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The Right to Own Guns The Right to Bear Arms

As American citizens, we have more rights and freedoms than any other group of people in the world. The founders of this country established these freedoms because they had previously lived in countries where the people did not have as many rights. One of these rights is stated in the Second Amendment to the Constitution, which proclaims “the right of the people to keep and bear Arms, shall not be infringed.” But over the years various laws and regulations have infringed upon this right. The reasons for these laws are to get guns that cause crime and injuries off the streets. But most of these laws have only prevented the common citizen from acquiring a firearm. There should be some regulation with regard to who can own a gun, but we need to ensure that this regulation is done in a fair and practical manner.

The best argument for the protection of the right to possess arms is the Second Amendment. The purpose of the amendment, and the entire Constitution, is to establish certain rights that cannot be abolished or changed by our government. But the wording of the amendment has been a source of debate. The main argument is that the amendment only provides for a militia and that the “right to keep and bear arms” is referring to militia members only. But the amendment also states that it is the right of “the people” to keep and bear arms. But is “the people” referring to only the militia or to all citizens in general? In 1990 that question was answered in the Supreme Court case the U.S. v. Verdugo-Urquidez (Cramer 171). This case was about a man who had committed a crime while in Mexico. The man argued that his constitutional rights had been violated. But the court ruled that since he was outside the United States when the crime was committed, he was not protected. During the case, the question of what the “right of the people” meant in the Constitution (Cramer 171).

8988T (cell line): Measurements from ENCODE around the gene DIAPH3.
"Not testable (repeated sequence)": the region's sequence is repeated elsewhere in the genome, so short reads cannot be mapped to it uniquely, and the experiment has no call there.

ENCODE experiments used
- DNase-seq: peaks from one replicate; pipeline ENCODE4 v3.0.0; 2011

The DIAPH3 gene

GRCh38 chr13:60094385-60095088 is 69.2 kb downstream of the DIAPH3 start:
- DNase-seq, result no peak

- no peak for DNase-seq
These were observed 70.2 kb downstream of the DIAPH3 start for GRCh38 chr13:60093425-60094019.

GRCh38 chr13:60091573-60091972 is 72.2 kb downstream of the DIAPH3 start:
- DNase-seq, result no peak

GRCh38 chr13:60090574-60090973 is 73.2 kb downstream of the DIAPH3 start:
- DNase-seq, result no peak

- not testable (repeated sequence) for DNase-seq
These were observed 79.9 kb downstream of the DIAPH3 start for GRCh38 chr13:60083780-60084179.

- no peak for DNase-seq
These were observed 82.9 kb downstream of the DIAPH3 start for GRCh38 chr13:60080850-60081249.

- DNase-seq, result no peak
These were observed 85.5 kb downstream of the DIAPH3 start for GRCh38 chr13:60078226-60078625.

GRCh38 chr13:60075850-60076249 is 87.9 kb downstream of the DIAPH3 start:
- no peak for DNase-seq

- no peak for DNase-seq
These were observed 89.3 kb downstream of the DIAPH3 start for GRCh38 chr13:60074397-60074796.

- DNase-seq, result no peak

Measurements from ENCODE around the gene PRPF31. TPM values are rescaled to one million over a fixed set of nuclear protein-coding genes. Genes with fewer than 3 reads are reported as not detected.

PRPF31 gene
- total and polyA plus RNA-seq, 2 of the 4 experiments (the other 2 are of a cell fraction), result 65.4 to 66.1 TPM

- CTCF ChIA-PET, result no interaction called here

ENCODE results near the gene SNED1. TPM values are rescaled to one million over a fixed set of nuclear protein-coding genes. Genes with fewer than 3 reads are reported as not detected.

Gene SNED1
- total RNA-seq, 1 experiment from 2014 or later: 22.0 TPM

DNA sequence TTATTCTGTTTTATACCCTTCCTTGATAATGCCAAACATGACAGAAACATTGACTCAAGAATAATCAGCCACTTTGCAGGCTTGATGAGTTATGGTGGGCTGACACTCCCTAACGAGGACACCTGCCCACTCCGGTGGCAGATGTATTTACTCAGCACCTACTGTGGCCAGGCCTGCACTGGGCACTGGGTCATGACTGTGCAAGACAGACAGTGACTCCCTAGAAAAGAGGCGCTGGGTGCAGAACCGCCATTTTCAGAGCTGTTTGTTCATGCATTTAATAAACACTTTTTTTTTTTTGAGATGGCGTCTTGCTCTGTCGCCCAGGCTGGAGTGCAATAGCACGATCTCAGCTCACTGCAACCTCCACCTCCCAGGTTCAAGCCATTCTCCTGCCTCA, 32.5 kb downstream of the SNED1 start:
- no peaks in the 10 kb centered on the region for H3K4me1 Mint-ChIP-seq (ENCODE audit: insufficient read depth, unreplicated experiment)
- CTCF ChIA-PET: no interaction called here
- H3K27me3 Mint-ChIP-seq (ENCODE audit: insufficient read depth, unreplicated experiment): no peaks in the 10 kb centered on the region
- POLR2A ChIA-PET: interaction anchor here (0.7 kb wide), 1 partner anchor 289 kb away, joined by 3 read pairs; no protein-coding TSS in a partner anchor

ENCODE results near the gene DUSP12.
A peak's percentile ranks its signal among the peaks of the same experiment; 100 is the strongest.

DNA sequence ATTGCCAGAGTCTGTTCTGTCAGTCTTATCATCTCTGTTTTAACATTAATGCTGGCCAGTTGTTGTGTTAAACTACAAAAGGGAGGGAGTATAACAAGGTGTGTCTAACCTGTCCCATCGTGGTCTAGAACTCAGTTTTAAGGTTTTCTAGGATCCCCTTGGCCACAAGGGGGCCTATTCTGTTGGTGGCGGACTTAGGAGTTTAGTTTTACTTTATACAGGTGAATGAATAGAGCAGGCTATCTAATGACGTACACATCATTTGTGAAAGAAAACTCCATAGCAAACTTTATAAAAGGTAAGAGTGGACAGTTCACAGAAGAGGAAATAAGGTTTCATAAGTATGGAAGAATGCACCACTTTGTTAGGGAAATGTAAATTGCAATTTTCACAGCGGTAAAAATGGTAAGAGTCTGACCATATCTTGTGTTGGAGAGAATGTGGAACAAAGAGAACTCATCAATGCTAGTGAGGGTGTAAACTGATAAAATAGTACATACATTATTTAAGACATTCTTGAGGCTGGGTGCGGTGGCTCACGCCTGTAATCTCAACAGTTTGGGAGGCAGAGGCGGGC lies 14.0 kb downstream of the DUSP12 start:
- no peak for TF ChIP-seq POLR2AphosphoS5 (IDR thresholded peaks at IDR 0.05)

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The court decided that “’ the people’ protected by the Fourth Amendment, and by the First and Second Amendments, and to whom rights and powers are reserved in the Ninth and Tenth Amendments, refers to a class of persons who are part of a national community… (Cramer 172).” This decision clearly shows that the right to keep and bear arms is not exclusive to the militia, but applies to all United States citizens. Another argument is that the Second Amendment does not prohibit national and state governments from passing laws that regulate or even ban the selling of certain guns. But the amendment states that that the right to keep guns “shall not be infringed.” This would imply that any action that would eliminate guns or that would restrict ownership to a very small section of the population would be unconstitutional. But there are numerous states (California, Maryland, New York, Connecticut…) that have banned certain types of guns, including “assault weapons” and handguns.